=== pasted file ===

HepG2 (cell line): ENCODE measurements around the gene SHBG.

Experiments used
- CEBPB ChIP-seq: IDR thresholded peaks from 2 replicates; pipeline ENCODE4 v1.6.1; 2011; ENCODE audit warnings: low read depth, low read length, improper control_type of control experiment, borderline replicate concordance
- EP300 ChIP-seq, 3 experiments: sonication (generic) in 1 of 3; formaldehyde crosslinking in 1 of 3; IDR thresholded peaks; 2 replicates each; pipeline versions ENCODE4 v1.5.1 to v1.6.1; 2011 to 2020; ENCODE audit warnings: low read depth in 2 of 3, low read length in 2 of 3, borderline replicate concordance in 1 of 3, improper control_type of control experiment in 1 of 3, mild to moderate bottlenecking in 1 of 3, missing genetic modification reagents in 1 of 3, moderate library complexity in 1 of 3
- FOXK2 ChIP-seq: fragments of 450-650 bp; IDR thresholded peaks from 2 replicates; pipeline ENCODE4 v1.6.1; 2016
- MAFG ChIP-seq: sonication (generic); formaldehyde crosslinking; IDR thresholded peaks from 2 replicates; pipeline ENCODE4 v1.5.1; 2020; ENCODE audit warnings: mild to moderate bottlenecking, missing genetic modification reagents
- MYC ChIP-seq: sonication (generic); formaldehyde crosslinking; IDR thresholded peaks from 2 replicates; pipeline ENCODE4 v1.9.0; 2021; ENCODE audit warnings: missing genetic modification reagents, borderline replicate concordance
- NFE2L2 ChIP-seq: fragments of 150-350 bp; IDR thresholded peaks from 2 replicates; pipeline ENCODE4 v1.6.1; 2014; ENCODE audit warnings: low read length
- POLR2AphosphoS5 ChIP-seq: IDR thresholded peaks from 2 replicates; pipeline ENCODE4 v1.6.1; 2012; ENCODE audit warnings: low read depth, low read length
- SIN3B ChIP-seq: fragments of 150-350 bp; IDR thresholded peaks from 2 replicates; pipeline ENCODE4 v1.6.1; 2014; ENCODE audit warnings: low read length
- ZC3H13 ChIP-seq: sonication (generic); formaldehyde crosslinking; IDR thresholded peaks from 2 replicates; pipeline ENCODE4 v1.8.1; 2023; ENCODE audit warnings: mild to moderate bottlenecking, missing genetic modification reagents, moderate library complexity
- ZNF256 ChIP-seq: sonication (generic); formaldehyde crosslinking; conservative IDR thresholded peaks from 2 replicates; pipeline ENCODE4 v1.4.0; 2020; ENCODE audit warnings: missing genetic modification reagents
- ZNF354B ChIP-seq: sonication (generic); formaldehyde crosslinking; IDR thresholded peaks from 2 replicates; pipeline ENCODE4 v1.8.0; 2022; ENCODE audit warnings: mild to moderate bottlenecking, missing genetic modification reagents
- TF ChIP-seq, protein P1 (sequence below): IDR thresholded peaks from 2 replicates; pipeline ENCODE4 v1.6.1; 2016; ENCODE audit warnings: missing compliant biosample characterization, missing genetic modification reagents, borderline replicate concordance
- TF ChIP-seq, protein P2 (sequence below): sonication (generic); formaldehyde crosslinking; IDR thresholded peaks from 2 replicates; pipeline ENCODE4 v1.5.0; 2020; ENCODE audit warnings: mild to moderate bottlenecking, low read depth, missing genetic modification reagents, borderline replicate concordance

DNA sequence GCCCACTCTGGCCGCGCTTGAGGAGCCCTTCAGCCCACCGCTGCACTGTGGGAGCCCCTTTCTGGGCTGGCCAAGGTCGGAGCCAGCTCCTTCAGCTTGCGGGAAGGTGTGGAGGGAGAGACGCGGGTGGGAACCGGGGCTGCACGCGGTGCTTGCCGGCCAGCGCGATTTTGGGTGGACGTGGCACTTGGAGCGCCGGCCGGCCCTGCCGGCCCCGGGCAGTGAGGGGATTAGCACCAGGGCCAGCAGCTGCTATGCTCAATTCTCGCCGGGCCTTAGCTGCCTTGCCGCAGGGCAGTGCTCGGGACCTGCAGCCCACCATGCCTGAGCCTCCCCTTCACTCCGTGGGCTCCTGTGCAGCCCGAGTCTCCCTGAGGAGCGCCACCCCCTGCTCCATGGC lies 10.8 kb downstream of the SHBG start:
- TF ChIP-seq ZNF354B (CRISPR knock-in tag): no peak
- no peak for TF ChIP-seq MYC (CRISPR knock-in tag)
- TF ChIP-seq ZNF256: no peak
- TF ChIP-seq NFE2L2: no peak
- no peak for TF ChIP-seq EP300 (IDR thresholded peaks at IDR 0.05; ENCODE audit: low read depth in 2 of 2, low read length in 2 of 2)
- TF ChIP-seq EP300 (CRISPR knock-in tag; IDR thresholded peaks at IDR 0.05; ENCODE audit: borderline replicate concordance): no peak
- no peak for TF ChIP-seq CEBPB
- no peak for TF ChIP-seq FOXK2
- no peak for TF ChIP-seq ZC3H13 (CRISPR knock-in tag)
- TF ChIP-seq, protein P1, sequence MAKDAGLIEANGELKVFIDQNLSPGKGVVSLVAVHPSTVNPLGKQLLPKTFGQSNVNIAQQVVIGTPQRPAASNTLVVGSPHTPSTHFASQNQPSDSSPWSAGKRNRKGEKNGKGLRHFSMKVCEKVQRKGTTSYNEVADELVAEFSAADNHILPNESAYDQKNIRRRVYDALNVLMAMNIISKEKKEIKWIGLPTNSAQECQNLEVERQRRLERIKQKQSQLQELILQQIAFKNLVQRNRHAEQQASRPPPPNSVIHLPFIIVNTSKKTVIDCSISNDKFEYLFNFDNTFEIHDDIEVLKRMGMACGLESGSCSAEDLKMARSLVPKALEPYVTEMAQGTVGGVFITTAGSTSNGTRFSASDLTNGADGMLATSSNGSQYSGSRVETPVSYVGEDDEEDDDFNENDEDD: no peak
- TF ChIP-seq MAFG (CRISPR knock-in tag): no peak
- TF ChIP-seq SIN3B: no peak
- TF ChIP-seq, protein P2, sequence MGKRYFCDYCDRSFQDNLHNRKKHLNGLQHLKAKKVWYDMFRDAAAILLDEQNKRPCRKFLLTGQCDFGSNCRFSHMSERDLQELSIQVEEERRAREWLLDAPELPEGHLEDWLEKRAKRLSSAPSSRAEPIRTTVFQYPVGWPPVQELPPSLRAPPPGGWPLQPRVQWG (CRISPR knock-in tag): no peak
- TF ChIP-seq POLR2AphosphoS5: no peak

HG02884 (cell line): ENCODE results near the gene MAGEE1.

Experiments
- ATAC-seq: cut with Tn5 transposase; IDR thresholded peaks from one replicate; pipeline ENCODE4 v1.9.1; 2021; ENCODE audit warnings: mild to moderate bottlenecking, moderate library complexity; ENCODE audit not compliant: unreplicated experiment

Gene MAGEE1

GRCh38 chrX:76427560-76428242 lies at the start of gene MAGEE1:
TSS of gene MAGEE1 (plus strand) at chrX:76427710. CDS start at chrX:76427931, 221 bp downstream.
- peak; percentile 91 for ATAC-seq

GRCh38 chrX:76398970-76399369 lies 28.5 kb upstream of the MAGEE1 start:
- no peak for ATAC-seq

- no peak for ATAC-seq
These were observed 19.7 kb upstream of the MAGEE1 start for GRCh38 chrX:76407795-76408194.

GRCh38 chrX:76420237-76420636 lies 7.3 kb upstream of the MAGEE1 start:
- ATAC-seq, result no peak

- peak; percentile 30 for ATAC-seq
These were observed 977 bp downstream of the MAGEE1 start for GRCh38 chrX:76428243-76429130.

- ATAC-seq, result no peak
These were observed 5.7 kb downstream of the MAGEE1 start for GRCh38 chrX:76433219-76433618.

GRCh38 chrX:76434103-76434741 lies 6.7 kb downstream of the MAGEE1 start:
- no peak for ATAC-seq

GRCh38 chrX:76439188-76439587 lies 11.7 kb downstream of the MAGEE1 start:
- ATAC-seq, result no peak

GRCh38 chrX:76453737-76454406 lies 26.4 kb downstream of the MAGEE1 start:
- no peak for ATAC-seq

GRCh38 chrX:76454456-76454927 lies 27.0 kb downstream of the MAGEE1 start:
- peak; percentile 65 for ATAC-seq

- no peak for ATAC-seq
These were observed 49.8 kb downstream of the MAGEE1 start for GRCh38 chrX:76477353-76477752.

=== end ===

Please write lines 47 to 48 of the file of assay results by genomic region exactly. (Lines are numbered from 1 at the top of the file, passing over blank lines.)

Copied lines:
These were observed 5.7 kb downstream of the MAGEE1 start for GRCh38 chrX:76433219-76433618.

GRCh38 chrX:76434103-76434741 lies 6.7 kb downstream of the MAGEE1 start: